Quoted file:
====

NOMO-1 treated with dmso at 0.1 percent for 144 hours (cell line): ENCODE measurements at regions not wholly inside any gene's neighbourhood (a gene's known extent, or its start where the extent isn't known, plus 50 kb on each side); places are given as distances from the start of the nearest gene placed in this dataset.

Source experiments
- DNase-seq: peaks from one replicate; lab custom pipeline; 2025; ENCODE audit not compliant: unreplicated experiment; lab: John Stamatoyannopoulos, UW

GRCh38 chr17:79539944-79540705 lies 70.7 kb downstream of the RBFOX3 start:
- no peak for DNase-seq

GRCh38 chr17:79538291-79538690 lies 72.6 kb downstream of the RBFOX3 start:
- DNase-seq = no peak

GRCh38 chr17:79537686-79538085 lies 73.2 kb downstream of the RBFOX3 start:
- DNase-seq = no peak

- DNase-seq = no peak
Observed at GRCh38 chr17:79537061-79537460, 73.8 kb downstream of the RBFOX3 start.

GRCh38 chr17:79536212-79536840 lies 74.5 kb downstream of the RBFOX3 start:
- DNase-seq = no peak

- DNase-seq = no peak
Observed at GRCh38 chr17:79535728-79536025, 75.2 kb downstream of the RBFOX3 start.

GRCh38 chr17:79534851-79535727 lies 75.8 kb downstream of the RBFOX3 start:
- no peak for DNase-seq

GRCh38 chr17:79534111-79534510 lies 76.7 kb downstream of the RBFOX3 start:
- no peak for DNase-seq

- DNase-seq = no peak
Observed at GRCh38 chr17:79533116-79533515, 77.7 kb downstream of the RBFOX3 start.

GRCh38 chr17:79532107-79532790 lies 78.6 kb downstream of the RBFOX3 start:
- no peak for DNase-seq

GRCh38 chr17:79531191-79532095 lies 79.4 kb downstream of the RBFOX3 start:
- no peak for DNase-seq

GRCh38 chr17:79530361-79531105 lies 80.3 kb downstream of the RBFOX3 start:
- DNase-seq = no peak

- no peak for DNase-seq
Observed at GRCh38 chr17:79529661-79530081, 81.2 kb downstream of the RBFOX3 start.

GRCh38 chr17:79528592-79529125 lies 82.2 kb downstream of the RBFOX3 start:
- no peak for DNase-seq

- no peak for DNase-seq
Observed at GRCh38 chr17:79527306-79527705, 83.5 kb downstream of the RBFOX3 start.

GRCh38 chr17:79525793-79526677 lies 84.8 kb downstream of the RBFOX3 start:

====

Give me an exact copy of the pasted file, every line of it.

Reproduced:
NOMO-1 treated with dmso at 0.1 percent for 144 hours (cell line): ENCODE measurements at regions not wholly inside any gene's neighbourhood (a gene's known extent, or its start where the extent isn't known, plus 50 kb on each side); places are given as distances from the start of the nearest gene placed in this dataset.

Source experiments
- DNase-seq: peaks from one replicate; lab custom pipeline; 2025; ENCODE audit not compliant: unreplicated experiment; lab: John Stamatoyannopoulos, UW

GRCh38 chr17:79539944-79540705 lies 70.7 kb downstream of the RBFOX3 start:
- no peak for DNase-seq

GRCh38 chr17:79538291-79538690 lies 72.6 kb downstream of the RBFOX3 start:
- DNase-seq = no peak

GRCh38 chr17:79537686-79538085 lies 73.2 kb downstream of the RBFOX3 start:
- DNase-seq = no peak

- DNase-seq = no peak
Observed at GRCh38 chr17:79537061-79537460, 73.8 kb downstream of the RBFOX3 start.

GRCh38 chr17:79536212-79536840 lies 74.5 kb downstream of the RBFOX3 start:
- DNase-seq = no peak

- DNase-seq = no peak
Observed at GRCh38 chr17:79535728-79536025, 75.2 kb downstream of the RBFOX3 start.

GRCh38 chr17:79534851-79535727 lies 75.8 kb downstream of the RBFOX3 start:
- no peak for DNase-seq

GRCh38 chr17:79534111-79534510 lies 76.7 kb downstream of the RBFOX3 start:
- no peak for DNase-seq

- DNase-seq = no peak
Observed at GRCh38 chr17:79533116-79533515, 77.7 kb downstream of the RBFOX3 start.

GRCh38 chr17:79532107-79532790 lies 78.6 kb downstream of the RBFOX3 start:
- no peak for DNase-seq

GRCh38 chr17:79531191-79532095 lies 79.4 kb downstream of the RBFOX3 start:
- no peak for DNase-seq

GRCh38 chr17:79530361-79531105 lies 80.3 kb downstream of the RBFOX3 start:
- DNase-seq = no peak

- no peak for DNase-seq
Observed at GRCh38 chr17:79529661-79530081, 81.2 kb downstream of the RBFOX3 start.

GRCh38 chr17:79528592-79529125 lies 82.2 kb downstream of the RBFOX3 start:
- no peak for DNase-seq

- no peak for DNase-seq
Observed at GRCh38 chr17:79527306-79527705, 83.5 kb downstream of the RBFOX3 start.

GRCh38 chr17:79525793-79526677 lies 84.8 kb downstream of the RBFOX3 start: